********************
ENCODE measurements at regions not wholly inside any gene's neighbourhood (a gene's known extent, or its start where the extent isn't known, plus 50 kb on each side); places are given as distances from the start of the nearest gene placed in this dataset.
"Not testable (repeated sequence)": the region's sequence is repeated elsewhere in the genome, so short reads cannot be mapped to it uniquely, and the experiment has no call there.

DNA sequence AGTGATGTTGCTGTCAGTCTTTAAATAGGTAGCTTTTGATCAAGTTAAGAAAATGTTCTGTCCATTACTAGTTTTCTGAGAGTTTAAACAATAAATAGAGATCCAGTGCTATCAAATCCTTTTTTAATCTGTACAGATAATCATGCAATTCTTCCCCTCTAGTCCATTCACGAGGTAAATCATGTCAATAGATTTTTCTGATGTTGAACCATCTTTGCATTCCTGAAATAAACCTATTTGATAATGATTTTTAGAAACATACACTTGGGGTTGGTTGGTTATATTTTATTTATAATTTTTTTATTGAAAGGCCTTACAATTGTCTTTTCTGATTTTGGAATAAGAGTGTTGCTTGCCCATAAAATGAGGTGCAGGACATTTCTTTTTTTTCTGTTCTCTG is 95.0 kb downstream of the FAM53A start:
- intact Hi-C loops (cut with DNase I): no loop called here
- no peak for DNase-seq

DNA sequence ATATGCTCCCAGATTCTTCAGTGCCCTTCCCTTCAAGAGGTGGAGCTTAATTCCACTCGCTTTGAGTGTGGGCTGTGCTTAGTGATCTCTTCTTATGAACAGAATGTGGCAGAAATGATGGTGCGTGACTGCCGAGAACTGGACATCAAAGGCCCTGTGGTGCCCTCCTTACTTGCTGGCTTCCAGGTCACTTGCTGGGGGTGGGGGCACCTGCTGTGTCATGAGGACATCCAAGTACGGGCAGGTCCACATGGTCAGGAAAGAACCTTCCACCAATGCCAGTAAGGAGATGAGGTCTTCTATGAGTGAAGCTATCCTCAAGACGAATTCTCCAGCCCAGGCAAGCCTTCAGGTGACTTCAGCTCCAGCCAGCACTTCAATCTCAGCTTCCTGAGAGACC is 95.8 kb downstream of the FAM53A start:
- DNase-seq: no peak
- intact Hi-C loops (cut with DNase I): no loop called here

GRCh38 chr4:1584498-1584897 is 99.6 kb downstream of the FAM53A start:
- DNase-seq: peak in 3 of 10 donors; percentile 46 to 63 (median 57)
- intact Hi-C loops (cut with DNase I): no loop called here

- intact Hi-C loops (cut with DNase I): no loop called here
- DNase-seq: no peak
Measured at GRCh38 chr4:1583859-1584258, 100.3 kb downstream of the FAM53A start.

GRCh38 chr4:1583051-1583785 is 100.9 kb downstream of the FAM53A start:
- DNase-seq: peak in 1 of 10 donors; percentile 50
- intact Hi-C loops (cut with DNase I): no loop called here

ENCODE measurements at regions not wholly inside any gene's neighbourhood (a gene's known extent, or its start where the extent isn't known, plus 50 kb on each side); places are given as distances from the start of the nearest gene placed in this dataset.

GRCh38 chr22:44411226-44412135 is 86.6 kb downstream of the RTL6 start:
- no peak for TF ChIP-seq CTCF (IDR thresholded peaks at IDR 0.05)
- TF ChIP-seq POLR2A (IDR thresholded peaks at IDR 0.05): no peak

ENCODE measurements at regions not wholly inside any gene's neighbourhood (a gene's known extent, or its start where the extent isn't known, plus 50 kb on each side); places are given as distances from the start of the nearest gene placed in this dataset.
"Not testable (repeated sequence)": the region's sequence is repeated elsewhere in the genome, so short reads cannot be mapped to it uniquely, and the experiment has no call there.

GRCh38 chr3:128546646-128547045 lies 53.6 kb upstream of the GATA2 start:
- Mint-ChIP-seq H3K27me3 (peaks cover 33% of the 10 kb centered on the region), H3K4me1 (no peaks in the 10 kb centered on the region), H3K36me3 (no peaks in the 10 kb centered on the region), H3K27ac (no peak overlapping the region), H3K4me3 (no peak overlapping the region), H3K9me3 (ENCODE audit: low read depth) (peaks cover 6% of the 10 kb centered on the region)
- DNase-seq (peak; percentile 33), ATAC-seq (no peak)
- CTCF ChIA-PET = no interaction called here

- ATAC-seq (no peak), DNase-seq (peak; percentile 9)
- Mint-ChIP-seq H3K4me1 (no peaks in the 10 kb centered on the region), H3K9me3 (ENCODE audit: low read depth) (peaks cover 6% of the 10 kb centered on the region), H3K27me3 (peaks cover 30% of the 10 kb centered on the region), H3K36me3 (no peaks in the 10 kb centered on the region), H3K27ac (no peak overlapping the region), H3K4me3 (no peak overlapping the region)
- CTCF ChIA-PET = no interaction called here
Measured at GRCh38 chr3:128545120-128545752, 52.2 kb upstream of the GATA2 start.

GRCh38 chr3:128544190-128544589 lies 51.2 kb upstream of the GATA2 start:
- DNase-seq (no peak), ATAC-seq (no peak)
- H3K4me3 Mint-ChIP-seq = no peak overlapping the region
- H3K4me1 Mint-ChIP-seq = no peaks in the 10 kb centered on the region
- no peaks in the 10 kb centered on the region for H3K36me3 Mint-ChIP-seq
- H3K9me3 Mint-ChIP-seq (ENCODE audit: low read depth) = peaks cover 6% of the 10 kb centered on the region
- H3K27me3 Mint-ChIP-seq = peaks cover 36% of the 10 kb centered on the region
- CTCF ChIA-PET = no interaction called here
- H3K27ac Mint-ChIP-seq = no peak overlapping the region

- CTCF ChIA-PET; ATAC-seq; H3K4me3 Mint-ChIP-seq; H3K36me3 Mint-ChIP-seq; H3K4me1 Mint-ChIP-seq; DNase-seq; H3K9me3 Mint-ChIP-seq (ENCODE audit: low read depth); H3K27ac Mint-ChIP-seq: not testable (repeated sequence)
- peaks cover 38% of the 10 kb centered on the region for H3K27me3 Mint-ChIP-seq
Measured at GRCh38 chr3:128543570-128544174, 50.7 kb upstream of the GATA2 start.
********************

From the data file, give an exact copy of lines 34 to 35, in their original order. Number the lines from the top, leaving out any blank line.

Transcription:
- H3K4me3 Mint-ChIP-seq = no peak overlapping the region
- H3K4me1 Mint-ChIP-seq = no peaks in the 10 kb centered on the region